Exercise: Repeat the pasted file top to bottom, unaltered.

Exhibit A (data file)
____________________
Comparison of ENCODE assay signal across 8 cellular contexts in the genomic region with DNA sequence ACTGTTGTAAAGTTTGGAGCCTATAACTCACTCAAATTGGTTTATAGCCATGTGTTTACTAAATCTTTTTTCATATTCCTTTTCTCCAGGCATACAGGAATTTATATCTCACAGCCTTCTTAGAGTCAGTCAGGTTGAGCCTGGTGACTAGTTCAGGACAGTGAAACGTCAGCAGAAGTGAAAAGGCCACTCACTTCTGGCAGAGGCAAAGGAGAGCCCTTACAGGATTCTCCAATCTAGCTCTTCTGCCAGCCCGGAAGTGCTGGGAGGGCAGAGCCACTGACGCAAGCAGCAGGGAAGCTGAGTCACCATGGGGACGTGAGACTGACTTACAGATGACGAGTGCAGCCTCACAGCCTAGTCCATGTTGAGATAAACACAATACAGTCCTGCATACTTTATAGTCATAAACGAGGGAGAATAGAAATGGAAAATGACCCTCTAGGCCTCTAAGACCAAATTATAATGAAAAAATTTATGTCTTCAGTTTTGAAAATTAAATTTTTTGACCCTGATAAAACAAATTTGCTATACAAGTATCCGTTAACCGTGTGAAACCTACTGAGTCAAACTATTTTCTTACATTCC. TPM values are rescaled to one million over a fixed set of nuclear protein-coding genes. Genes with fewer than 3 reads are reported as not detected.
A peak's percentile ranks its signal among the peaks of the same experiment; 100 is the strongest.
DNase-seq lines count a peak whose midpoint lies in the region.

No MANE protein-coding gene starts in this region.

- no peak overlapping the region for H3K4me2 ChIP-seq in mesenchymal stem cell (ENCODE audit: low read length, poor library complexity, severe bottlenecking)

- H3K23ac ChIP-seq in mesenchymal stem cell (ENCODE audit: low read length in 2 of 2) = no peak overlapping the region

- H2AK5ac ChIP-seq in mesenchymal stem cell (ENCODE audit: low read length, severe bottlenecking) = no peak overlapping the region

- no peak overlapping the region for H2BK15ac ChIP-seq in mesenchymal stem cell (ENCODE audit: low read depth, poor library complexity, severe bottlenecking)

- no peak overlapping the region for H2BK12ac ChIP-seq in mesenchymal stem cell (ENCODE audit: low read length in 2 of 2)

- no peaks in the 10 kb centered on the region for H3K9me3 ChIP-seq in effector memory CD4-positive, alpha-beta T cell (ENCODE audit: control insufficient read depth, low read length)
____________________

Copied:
Comparison of ENCODE assay signal across 8 cellular contexts in the genomic region with DNA sequence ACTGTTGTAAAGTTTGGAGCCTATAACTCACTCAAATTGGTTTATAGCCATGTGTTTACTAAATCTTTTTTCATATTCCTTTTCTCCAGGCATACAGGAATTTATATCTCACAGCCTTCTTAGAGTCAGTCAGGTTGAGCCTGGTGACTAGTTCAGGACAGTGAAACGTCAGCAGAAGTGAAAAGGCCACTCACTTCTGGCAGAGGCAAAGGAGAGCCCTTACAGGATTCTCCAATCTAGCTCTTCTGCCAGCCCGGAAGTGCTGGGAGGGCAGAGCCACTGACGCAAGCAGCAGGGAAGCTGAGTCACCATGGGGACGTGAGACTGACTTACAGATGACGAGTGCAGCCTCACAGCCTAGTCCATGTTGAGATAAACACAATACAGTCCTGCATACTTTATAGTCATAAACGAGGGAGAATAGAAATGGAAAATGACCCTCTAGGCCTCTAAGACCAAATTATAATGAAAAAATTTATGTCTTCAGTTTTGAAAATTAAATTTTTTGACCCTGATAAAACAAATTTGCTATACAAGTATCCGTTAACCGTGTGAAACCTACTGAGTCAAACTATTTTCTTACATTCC. TPM values are rescaled to one million over a fixed set of nuclear protein-coding genes. Genes with fewer than 3 reads are reported as not detected.
A peak's percentile ranks its signal among the peaks of the same experiment; 100 is the strongest.
DNase-seq lines count a peak whose midpoint lies in the region.

No MANE protein-coding gene starts in this region.

- no peak overlapping the region for H3K4me2 ChIP-seq in mesenchymal stem cell (ENCODE audit: low read length, poor library complexity, severe bottlenecking)

- H3K23ac ChIP-seq in mesenchymal stem cell (ENCODE audit: low read length in 2 of 2) = no peak overlapping the region

- H2AK5ac ChIP-seq in mesenchymal stem cell (ENCODE audit: low read length, severe bottlenecking) = no peak overlapping the region

- no peak overlapping the region for H2BK15ac ChIP-seq in mesenchymal stem cell (ENCODE audit: low read depth, poor library complexity, severe bottlenecking)

- no peak overlapping the region for H2BK12ac ChIP-seq in mesenchymal stem cell (ENCODE audit: low read length in 2 of 2)

- no peaks in the 10 kb centered on the region for H3K9me3 ChIP-seq in effector memory CD4-positive, alpha-beta T cell (ENCODE audit: control insufficient read depth, low read length)